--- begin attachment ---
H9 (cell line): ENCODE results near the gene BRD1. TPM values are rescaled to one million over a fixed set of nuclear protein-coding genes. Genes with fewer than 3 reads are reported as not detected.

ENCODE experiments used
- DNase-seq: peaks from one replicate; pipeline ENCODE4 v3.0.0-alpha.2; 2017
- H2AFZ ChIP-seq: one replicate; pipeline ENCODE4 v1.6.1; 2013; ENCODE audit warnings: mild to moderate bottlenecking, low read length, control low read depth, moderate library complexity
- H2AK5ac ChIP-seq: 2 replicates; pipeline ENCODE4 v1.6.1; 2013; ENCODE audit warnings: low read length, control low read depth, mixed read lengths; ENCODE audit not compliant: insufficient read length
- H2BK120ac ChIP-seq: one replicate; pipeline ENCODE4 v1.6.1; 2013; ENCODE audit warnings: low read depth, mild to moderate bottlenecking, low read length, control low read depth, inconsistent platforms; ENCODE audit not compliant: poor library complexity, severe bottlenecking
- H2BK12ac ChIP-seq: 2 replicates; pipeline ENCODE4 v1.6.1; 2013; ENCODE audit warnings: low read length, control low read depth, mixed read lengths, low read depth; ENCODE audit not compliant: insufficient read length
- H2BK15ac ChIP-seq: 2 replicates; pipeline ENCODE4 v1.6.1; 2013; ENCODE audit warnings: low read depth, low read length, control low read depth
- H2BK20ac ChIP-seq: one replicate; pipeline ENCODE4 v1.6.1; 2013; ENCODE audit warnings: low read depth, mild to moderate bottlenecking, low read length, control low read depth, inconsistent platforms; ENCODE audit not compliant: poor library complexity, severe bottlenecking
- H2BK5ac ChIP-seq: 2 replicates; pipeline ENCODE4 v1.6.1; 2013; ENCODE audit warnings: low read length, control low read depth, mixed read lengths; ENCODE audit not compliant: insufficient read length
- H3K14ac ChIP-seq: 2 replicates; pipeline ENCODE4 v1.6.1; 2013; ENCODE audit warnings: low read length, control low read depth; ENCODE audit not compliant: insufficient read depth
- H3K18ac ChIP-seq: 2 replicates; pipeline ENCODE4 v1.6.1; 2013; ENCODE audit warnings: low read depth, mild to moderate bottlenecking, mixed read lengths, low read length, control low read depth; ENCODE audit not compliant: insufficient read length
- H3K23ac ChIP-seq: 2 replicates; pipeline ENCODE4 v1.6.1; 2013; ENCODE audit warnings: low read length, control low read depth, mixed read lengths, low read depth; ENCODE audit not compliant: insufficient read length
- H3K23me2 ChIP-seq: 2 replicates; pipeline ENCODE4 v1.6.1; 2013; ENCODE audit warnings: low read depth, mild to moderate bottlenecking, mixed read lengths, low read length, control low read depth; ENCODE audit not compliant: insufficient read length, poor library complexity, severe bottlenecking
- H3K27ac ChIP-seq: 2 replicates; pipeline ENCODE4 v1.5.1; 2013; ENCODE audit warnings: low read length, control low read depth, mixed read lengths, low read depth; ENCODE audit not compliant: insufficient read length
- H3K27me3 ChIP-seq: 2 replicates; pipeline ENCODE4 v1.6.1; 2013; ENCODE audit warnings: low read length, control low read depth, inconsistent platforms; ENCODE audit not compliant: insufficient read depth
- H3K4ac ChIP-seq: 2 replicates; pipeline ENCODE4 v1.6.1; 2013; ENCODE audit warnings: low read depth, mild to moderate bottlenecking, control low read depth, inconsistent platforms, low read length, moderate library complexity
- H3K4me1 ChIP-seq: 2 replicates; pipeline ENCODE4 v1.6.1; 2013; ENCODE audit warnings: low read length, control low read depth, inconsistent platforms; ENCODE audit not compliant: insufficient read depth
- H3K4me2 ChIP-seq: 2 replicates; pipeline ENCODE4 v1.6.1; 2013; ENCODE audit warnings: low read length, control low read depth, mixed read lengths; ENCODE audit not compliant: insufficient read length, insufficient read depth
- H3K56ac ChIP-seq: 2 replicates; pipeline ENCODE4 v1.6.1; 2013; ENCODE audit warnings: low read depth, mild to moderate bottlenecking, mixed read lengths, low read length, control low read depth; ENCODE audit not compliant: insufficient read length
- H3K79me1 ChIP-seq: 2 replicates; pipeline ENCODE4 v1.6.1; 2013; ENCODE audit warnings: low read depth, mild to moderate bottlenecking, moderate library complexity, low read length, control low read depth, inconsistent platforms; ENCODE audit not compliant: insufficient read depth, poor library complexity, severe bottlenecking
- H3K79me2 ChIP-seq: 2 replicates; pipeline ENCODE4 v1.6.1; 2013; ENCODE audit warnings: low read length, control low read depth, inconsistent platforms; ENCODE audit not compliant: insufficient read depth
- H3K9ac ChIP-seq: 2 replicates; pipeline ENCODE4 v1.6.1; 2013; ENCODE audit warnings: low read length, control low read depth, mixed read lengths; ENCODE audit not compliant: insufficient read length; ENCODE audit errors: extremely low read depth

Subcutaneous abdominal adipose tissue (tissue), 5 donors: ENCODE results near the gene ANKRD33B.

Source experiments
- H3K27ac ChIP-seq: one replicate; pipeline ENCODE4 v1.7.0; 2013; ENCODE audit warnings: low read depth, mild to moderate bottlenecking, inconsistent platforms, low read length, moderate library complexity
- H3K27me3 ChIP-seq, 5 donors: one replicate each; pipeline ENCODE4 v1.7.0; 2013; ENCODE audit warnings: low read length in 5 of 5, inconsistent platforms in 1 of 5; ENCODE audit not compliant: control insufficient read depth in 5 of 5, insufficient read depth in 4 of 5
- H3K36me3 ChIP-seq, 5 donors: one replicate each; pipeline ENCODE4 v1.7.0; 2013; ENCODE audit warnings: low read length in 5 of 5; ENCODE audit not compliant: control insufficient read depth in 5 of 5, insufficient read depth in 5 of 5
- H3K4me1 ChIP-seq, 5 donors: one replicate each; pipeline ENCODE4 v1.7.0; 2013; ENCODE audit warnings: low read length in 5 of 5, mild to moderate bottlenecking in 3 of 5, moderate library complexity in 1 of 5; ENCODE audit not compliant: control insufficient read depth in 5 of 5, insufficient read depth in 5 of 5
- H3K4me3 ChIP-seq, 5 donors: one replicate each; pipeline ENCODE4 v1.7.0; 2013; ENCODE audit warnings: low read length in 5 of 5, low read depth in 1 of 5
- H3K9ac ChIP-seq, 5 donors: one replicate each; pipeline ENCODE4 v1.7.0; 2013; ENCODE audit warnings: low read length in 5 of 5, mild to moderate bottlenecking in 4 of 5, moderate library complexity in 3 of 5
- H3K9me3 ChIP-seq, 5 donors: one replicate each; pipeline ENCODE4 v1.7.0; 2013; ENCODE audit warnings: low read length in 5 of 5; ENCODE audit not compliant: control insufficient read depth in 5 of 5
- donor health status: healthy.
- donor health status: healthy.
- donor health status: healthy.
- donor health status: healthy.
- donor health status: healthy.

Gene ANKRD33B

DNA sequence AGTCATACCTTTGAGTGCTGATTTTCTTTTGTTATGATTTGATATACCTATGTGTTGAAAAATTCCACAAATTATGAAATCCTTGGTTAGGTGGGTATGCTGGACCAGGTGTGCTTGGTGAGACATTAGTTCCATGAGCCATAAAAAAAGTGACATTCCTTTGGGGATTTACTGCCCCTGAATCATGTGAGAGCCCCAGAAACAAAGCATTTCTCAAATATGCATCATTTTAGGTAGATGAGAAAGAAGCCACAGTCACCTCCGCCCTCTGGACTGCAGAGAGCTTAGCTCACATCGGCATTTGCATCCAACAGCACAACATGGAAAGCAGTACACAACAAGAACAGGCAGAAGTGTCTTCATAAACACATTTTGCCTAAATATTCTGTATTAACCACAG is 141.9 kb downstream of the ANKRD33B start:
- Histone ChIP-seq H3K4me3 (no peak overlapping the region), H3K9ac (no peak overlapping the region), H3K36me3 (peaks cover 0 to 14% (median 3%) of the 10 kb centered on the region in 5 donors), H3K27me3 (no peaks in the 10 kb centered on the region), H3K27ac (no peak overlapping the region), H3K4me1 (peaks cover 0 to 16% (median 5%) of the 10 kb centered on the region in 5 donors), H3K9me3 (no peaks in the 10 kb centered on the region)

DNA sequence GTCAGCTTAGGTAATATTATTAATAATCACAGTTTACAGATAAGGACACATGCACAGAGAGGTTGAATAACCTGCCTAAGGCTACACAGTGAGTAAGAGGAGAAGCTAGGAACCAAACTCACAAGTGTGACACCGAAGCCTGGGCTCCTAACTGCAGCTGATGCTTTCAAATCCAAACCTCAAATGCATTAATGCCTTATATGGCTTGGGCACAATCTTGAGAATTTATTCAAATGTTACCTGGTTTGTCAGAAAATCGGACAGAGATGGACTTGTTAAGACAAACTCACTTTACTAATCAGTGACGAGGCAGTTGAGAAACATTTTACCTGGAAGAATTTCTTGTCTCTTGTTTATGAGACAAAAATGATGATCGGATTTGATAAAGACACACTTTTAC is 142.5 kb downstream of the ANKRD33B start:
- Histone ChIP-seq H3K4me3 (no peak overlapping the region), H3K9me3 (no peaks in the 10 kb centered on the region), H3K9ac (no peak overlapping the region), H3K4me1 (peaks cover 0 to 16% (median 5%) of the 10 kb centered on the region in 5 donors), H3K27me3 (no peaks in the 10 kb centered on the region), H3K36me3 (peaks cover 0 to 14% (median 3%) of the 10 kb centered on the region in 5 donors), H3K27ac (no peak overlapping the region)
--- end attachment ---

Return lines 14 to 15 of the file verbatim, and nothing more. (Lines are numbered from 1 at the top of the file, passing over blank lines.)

- H3K23me2 ChIP-seq: 2 replicates; pipeline ENCODE4 v1.6.1; 2013; ENCODE audit warnings: low read depth, mild to moderate bottlenecking, mixed read lengths, low read length, control low read depth; ENCODE audit not compliant: insufficient read length, poor library complexity, severe bottlenecking
- H3K27ac ChIP-seq: 2 replicates; pipeline ENCODE4 v1.5.1; 2013; ENCODE audit warnings: low read length, control low read depth, mixed read lengths, low read depth; ENCODE audit not compliant: insufficient read length